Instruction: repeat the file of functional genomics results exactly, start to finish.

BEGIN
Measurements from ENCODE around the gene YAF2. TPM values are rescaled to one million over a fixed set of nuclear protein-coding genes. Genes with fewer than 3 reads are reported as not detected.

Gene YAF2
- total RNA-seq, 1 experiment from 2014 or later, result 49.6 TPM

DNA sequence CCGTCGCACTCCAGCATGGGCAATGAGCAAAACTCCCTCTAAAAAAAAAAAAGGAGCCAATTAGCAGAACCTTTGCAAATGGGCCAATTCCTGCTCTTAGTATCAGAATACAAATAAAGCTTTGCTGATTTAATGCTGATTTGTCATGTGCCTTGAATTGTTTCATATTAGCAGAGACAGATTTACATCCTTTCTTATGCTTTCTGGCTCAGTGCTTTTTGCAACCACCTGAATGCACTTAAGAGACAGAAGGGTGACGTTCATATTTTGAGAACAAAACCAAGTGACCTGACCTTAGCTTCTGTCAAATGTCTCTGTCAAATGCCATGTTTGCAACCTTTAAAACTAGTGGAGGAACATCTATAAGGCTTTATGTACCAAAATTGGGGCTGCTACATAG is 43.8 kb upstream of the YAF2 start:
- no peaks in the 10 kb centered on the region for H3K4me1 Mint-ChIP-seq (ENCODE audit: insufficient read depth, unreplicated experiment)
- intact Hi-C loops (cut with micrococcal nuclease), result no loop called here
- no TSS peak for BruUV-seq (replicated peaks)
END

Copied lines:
Measurements from ENCODE around the gene YAF2. TPM values are rescaled to one million over a fixed set of nuclear protein-coding genes. Genes with fewer than 3 reads are reported as not detected.

Gene YAF2
- total RNA-seq, 1 experiment from 2014 or later, result 49.6 TPM

DNA sequence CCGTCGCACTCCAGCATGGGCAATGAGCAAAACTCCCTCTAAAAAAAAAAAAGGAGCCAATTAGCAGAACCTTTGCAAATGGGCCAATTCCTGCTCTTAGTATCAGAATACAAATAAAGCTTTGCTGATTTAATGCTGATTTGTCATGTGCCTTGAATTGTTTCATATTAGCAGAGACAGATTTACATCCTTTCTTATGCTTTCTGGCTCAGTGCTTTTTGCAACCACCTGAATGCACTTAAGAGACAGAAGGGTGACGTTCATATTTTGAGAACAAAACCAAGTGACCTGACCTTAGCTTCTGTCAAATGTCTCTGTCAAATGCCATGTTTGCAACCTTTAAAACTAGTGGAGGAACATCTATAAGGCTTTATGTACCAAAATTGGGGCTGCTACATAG is 43.8 kb upstream of the YAF2 start:
- no peaks in the 10 kb centered on the region for H3K4me1 Mint-ChIP-seq (ENCODE audit: insufficient read depth, unreplicated experiment)
- intact Hi-C loops (cut with micrococcal nuclease), result no loop called here
- no TSS peak for BruUV-seq (replicated peaks)